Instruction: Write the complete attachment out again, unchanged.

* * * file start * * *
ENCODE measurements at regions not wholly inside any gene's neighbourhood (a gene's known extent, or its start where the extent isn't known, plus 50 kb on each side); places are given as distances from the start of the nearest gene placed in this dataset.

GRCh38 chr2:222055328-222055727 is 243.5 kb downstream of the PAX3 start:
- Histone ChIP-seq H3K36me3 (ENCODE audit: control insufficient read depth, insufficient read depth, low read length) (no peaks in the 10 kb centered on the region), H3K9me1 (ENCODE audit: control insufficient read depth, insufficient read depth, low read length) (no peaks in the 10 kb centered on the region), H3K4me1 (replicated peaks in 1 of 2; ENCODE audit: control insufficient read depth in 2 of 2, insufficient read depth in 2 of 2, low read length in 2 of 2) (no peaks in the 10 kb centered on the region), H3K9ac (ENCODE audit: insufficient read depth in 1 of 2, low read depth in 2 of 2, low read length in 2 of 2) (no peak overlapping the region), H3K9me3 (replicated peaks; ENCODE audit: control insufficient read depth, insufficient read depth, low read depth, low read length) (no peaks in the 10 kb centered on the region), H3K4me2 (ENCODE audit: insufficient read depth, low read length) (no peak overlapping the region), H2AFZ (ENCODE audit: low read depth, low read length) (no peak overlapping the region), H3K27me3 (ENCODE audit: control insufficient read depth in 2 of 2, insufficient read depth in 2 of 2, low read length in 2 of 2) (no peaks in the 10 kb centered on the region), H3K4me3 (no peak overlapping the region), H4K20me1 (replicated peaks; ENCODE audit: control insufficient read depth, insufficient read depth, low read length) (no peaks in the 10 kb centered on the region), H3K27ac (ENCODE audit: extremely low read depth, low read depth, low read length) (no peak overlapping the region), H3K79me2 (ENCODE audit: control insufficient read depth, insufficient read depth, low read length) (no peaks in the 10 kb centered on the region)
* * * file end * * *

ENCODE measurements at regions not wholly inside any gene's neighbourhood (a gene's known extent, or its start where the extent isn't known, plus 50 kb on each side); places are given as distances from the start of the nearest gene placed in this dataset.

GRCh38 chr2:222055328-222055727 is 243.5 kb downstream of the PAX3 start:
- Histone ChIP-seq H3K36me3 (ENCODE audit: control insufficient read depth, insufficient read depth, low read length) (no peaks in the 10 kb centered on the region), H3K9me1 (ENCODE audit: control insufficient read depth, insufficient read depth, low read length) (no peaks in the 10 kb centered on the region), H3K4me1 (replicated peaks in 1 of 2; ENCODE audit: control insufficient read depth in 2 of 2, insufficient read depth in 2 of 2, low read length in 2 of 2) (no peaks in the 10 kb centered on the region), H3K9ac (ENCODE audit: insufficient read depth in 1 of 2, low read depth in 2 of 2, low read length in 2 of 2) (no peak overlapping the region), H3K9me3 (replicated peaks; ENCODE audit: control insufficient read depth, insufficient read depth, low read depth, low read length) (no peaks in the 10 kb centered on the region), H3K4me2 (ENCODE audit: insufficient read depth, low read length) (no peak overlapping the region), H2AFZ (ENCODE audit: low read depth, low read length) (no peak overlapping the region), H3K27me3 (ENCODE audit: control insufficient read depth in 2 of 2, insufficient read depth in 2 of 2, low read length in 2 of 2) (no peaks in the 10 kb centered on the region), H3K4me3 (no peak overlapping the region), H4K20me1 (replicated peaks; ENCODE audit: control insufficient read depth, insufficient read depth, low read length) (no peaks in the 10 kb centered on the region), H3K27ac (ENCODE audit: extremely low read depth, low read depth, low read length) (no peak overlapping the region), H3K79me2 (ENCODE audit: control insufficient read depth, insufficient read depth, low read length) (no peaks in the 10 kb centered on the region)